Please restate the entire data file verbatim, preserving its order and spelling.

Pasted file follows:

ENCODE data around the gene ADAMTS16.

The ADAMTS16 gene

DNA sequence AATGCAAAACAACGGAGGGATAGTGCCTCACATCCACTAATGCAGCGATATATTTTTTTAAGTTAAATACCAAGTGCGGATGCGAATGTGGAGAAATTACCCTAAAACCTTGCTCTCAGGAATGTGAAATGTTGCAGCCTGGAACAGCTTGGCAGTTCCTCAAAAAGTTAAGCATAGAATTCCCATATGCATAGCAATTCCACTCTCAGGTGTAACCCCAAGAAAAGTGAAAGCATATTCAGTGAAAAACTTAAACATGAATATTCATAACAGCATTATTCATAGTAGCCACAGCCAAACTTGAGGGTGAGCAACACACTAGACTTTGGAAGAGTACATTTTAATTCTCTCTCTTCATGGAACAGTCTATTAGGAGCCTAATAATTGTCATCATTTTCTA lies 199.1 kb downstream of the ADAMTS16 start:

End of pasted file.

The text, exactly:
ENCODE data around the gene ADAMTS16.

The ADAMTS16 gene

DNA sequence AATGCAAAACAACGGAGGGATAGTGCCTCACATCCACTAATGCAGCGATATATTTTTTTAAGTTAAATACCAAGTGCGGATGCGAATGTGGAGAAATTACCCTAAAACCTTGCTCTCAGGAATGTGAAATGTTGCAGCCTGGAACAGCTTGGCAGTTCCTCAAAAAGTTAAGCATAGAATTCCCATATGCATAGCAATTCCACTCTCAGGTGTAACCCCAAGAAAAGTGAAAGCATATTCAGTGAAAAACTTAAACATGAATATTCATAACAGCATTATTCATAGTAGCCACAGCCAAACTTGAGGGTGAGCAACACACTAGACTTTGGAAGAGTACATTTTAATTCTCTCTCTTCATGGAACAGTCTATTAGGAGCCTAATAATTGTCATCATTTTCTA lies 199.1 kb downstream of the ADAMTS16 start: